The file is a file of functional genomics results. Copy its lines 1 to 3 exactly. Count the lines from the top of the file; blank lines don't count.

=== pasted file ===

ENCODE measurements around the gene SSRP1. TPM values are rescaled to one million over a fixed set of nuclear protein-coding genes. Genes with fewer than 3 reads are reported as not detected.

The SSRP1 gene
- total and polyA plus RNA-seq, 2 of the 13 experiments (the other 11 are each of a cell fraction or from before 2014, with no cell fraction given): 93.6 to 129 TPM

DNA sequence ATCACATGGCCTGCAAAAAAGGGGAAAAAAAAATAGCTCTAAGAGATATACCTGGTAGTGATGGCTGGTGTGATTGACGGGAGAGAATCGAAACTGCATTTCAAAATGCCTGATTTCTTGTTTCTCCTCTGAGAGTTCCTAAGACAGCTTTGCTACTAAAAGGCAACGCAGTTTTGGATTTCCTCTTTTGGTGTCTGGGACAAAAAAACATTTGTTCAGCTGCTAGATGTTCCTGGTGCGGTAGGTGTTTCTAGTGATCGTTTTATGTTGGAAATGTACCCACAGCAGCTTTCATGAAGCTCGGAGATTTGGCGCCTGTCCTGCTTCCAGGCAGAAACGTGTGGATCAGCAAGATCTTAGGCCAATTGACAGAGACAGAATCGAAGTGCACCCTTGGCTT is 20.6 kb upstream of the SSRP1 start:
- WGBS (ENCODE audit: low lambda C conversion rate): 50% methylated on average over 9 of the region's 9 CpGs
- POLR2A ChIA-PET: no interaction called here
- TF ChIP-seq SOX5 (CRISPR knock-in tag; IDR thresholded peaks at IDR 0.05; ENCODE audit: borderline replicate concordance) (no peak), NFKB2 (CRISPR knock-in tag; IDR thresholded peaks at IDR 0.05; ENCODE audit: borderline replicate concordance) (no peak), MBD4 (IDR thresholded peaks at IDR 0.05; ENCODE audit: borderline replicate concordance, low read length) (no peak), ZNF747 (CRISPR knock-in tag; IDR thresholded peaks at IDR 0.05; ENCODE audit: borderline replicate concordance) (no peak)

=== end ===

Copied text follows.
ENCODE measurements around the gene SSRP1. TPM values are rescaled to one million over a fixed set of nuclear protein-coding genes. Genes with fewer than 3 reads are reported as not detected.

The SSRP1 gene
- total and polyA plus RNA-seq, 2 of the 13 experiments (the other 11 are each of a cell fraction or from before 2014, with no cell fraction given): 93.6 to 129 TPM